Molecular replacement in real space consists of the following steps (Table 2.3.8.1): (a) calculation of electron density based on a starting phase set and observed amplitudes; (b) averaging of this density among the noncrystallographic asymmetric units or molecular copies in several crystal forms, a process which defines a molecular envelope as the averaging is only valid within the range of the noncrystallographic symmetry; (c) reconstructing the unit cell based on averaged density in every noncrystallographic asymmetric unit; (d) calculating structure factors from the reconstructed cell; (e) combining the new phases with others to obtain a weighted best-phase set; and (f) returning to step (a) at the previous or an extended resolution. Decisions made in steps (b) and (e) determine the rate of convergence (see Table 2.3.8.1) to a solution (Arnold et al., 1987).

 Table 2.3.8.1| top | pdf | Molecular replacement: phase refinement as an iterative process
(A)
(B) (modified)
(i) Use of noncrystallographic symmetry operators
(ii) Definition of envelope limiting volume within which noncrystallographic symmetry is valid
(iv) Use of crystallographic operators to reconstruct modified density into a complete cell
(C)
(D)
(i) Assessment of reliability of new phasing set in relation to original phasing set
(ii) Use of figures of merit and reliability w to determine modified phasing set
(iii) Consideration of and where there was no prior knowledge of
(a) (e.g. very low order reflections or uncollected data)
(b) (e.g. no isomorphous information or phase extension)
(E) Return to step (A) with and a possibly augmented set of .
Wang (1985); Bhat & Blow (1982); Collins (1975); Schevitz et al. (1981); Hoppe & Gassmann (1968).
Rossmann & Blow (1961); Hendrickson & Lattman (1970).

The power of the molecular-replacement procedure for either phase improvement or phase extension depends on the number of noncrystallographic asymmetric units, the size of the excluded volume expressed in terms of the ratio and the magnitude of the measurement error on the structure amplitudes. Crowther (1967, 1969) and Bricogne (1974) have investigated the dependence on the number of noncrystallographic asymmetric units and conclude that three or more copies are sufficient to ensure convergence of an iterative phase improvement procedure in the absence of errors on the structure amplitudes. As with the analogous case of isomorphous replacement in which three data sets ensure reasonable phase determination, additional copies will enhance the power of the method, although their usefulness is subject to the law of diminishing returns. Another example of this principle is the sign determination of the h0l reflections of horse haemoglobin (Perutz, 1954) in which seven shrinkage stages constituted the sampling of the transform of a single copy.

Procedures for real-space averaging have been used extensively with great success. The interesting work of Wilson et al. (1981) is noteworthy for the continuous adjustment of molecular envelope with increased map definition. Furthermore, the analysis of complete virus structures has only been possible as a consequence of this technique (Bloomer et al., 1978; Harrison et al., 1978; Abad-Zapatero et al., 1980; Liljas et al., 1982). Although the procedure has been used primarily for phase improvement, apparently successful attempts have been made at phase extension (Nordman, 1980b; Gaykema et al., 1984; Rossmann et al., 1985). Ab initio phasing of glyceraldehyde-3-phosphate dehydrogenase (Argos et al., 1975) was successfully attempted by initially filling the known envelope with uniform density to determine the phases of the innermost reflections and then gradually extending phases to 6.3 Å resolution. Johnson et al. (1976) used the same procedure to determine the structure of southern bean mosaic virus to 22.5 Å resolution. Particularly impressive was the work on polyoma virus (Rayment et al., 1982; Rayment, 1983; Rayment et al., 1983) where crude initial models led to an entirely unexpected breakdown of the Caspar & Klug (1962) concept of quasi-symmetry. Ab initio phasing has also been used by combining the electron-diffraction projection data of two different crystal forms of bacterial rhodopsin (Rossmann & Henderson, 1982).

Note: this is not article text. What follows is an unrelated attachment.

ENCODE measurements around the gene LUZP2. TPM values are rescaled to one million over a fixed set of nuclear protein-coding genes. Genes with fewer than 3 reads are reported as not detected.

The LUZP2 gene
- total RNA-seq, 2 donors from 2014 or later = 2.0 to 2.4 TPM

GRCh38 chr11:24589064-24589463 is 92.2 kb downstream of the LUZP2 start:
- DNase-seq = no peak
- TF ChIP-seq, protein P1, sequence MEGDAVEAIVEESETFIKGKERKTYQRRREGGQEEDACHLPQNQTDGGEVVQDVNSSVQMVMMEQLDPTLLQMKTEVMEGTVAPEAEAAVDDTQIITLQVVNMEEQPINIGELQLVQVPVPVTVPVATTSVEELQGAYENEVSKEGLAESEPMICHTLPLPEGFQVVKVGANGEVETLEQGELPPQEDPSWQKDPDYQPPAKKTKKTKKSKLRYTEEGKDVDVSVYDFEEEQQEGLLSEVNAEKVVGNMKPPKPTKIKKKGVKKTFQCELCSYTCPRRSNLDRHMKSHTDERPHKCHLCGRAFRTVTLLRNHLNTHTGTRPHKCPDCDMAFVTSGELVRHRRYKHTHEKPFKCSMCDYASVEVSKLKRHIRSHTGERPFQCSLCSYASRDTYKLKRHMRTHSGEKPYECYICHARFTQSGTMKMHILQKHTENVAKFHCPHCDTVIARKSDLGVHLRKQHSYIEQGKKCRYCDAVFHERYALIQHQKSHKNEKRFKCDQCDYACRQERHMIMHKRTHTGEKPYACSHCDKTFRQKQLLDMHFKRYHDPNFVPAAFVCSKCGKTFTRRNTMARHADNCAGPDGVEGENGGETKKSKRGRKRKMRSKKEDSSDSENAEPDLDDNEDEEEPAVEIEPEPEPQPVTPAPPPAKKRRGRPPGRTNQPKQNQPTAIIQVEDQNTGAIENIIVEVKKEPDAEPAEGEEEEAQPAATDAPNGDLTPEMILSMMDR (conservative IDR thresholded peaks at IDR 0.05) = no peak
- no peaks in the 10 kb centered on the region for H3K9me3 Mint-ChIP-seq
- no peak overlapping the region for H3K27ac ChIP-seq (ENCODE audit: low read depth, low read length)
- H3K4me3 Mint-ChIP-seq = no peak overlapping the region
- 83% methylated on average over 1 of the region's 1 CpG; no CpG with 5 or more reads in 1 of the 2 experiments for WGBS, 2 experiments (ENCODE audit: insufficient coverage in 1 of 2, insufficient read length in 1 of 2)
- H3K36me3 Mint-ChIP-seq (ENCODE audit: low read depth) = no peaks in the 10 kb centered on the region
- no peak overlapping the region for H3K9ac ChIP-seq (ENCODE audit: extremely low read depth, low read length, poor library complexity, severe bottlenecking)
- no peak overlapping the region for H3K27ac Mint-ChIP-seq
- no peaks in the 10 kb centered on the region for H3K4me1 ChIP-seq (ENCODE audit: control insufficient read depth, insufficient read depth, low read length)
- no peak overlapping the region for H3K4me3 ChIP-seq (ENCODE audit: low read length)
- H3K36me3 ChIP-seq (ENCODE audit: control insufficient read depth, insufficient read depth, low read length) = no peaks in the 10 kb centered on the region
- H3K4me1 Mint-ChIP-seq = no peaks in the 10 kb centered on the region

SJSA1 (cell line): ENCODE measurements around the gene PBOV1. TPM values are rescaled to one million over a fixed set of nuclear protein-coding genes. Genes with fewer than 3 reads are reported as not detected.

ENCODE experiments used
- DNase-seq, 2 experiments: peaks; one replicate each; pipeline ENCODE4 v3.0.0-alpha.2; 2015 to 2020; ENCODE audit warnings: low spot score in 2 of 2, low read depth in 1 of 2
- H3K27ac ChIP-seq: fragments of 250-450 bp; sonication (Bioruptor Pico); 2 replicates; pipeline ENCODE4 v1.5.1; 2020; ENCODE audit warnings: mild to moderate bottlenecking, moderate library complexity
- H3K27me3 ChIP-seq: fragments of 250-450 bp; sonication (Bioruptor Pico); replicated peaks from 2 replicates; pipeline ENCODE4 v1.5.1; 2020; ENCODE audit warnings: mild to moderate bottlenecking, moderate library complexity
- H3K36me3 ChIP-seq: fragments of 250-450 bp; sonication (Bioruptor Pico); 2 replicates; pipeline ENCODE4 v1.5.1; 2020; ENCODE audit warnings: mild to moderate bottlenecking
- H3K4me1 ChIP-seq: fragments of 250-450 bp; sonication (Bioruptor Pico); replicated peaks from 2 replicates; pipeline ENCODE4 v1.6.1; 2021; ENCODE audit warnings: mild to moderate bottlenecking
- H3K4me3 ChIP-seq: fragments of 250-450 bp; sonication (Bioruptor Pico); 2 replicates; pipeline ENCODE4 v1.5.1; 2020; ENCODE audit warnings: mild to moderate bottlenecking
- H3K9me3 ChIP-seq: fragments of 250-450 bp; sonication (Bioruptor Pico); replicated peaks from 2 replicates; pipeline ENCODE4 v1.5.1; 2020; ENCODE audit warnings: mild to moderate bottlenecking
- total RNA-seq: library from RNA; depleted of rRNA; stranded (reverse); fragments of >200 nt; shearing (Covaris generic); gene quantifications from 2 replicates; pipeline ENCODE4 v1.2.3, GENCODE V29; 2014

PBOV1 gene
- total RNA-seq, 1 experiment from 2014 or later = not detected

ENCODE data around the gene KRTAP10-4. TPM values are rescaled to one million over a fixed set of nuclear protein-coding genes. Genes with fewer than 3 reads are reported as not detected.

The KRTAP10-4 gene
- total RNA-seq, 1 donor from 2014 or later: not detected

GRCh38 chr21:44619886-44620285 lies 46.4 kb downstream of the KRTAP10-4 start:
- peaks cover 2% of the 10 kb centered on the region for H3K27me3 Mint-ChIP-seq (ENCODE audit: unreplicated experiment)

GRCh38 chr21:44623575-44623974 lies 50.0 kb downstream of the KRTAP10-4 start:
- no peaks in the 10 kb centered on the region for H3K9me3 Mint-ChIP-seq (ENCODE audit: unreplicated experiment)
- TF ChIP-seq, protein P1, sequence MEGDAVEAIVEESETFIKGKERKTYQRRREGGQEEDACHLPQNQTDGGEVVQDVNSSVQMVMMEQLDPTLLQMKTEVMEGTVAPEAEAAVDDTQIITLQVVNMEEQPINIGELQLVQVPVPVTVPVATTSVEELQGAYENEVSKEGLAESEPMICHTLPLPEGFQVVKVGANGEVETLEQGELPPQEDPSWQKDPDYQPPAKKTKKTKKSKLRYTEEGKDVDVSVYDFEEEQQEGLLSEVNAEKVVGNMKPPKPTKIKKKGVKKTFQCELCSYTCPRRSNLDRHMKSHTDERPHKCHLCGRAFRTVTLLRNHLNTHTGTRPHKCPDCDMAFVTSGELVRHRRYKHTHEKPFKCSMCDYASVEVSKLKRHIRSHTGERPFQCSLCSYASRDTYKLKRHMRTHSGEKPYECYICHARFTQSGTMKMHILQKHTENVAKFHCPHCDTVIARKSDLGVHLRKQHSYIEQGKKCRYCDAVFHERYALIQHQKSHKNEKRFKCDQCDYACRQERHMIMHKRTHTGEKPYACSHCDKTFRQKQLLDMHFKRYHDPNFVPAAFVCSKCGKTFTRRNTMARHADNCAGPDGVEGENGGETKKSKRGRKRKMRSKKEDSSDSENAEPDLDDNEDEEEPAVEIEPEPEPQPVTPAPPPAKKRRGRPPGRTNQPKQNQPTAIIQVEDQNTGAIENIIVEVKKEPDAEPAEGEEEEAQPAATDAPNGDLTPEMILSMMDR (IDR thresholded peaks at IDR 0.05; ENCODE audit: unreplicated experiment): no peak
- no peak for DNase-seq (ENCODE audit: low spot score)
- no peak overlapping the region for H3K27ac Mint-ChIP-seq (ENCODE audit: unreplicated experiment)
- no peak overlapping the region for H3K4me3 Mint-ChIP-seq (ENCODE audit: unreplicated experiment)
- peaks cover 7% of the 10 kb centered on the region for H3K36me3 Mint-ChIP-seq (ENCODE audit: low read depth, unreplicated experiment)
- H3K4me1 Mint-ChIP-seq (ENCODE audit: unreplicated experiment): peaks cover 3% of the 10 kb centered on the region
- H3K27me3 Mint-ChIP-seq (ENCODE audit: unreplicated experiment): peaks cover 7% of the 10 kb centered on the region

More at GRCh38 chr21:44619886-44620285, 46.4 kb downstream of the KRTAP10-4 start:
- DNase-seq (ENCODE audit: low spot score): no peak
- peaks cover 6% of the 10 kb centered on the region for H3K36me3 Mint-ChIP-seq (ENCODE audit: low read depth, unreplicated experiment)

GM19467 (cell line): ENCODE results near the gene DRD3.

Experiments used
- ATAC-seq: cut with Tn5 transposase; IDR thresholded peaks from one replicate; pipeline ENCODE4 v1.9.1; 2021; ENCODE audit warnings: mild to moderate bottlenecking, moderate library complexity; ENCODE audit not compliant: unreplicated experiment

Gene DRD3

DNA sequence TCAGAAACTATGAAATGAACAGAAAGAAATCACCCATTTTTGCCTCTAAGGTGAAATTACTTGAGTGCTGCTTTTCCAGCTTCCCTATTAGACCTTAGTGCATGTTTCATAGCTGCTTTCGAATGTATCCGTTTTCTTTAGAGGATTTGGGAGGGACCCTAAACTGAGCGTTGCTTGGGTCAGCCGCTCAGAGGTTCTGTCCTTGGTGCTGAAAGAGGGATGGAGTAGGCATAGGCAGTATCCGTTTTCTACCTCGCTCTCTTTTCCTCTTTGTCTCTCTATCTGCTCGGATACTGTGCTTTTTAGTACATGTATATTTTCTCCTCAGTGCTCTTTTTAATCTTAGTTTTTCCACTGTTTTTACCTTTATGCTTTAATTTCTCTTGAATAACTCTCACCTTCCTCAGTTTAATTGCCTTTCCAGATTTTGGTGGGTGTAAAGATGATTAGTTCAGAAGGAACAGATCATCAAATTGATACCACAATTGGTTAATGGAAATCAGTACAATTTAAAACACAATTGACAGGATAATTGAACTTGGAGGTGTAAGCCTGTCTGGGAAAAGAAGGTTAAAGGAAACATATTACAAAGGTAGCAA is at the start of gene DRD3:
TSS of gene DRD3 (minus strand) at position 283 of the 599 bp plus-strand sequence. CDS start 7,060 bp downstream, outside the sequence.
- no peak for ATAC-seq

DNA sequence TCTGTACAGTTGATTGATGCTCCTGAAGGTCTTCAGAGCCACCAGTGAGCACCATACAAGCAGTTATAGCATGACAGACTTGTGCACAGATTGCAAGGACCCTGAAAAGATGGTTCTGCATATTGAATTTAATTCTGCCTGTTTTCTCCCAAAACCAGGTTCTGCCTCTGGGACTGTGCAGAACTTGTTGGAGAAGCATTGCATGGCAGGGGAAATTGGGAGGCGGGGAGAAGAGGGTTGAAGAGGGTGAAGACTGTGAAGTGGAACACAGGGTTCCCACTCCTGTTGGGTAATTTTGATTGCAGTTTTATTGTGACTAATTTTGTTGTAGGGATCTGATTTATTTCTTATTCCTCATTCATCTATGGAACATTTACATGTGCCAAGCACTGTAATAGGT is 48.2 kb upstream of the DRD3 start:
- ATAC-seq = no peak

#### 2.3.8.3. Equivalence of real- and reciprocal-space molecular replacement

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Let us proceed in reciprocal space doing exactly the same as is done in real-space averaging. Thus where Therefore, The next step is to perform the back-transform of the averaged electron density. Hence, where U is the volume within the averaged part of the cell. Hence, substituting for , which is readily simplified to Setting the molecular-replacement equations can be written as (Main & Rossmann, 1966), or in matrix form which is the form of the equations used by Main (1967) and by Crowther (1967). Colman (1974) arrived at the same conclusions by an application of Shannon's sampling theorem. It should be noted that the elements of [B] are dependent only on knowledge of the noncrystallographic symmetry and the volume within which it is valid. Substitution of approximate phases into the right-hand side of (2.3.8.11) produces a set of calculated structure factors exactly analogous to those produced by back-transforming the averaged electron density in real space. The new phases can then be used in a renewed cycle of molecular replacement.

Computationally, it has been found more convenient and faster to work in real space. This may, however, change with the advent of vector processing in `supercomputers'. Obtaining improved phases by substitution of current phases on the right-hand side of the molecular-replacement equations (2.3.8.1) seems less cumbersome than the repeated forward and backward Fourier transformation, intermediate sorting, and averaging required in the real-space procedure.

### References

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Argos, P., Ford, G. C. & Rossmann, M. G. (1975). An application of the molecular replacement technique in direct space to a known protein structure. Acta Cryst. A31, 499–506.
Arnold, E., Vriend, G., Luo, M., Griffith, J. P., Kamer, G., Erickson, J. W., Johnson, J. E. & Rossmann, M. G. (1987). The structure determination of a common cold virus, human rhinovirus 14. Acta Cryst. A43, 346–361.
Bloomer, A. C., Champness, J. N., Bricogne, G., Staden, R. & Klug, A. (1978). Protein disk of tobacco mosaic virus at 2.8 Å resolution showing the interactions within and between subunits. Nature (London), 276, 362–368.